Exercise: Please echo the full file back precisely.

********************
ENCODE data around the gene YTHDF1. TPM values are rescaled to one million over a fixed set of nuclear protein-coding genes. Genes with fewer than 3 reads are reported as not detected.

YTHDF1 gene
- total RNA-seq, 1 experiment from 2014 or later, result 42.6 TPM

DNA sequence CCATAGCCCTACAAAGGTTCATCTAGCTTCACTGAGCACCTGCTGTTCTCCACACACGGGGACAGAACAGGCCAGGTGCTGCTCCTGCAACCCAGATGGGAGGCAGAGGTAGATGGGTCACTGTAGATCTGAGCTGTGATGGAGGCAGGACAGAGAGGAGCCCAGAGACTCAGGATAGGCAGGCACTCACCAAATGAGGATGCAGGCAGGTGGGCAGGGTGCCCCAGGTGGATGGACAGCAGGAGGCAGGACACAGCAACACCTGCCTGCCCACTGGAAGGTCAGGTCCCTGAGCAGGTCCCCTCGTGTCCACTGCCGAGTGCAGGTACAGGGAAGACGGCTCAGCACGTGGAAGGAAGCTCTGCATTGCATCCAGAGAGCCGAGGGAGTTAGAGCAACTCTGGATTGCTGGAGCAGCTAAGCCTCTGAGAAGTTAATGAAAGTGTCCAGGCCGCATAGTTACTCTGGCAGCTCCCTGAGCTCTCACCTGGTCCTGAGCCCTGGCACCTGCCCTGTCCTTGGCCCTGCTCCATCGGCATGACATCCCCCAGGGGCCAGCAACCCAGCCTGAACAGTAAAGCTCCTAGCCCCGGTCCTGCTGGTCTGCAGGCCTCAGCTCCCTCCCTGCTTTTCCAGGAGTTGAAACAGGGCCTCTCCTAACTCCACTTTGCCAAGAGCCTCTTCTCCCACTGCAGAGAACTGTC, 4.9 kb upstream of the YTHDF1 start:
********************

ENCODE data around the gene YTHDF1. TPM values are rescaled to one million over a fixed set of nuclear protein-coding genes. Genes with fewer than 3 reads are reported as not detected.

YTHDF1 gene
- total RNA-seq, 1 experiment from 2014 or later, result 42.6 TPM

DNA sequence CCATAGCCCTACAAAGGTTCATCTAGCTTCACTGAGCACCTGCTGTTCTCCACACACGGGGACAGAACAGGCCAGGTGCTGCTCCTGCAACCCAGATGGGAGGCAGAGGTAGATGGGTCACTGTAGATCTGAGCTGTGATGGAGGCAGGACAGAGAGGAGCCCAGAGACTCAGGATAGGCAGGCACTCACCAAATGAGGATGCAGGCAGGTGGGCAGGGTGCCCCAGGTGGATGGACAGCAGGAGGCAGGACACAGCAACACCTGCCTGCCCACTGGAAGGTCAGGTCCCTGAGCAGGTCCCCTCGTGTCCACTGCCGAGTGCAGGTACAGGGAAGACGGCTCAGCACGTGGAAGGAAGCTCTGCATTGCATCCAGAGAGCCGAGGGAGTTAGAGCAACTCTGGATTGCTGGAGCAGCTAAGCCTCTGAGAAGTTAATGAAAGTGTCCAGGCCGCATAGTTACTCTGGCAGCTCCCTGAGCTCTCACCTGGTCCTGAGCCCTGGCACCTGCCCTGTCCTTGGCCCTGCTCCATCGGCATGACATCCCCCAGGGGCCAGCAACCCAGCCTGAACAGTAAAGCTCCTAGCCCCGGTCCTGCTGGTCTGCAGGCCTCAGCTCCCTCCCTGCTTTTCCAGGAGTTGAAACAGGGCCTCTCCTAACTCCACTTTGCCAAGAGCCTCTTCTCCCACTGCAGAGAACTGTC, 4.9 kb upstream of the YTHDF1 start: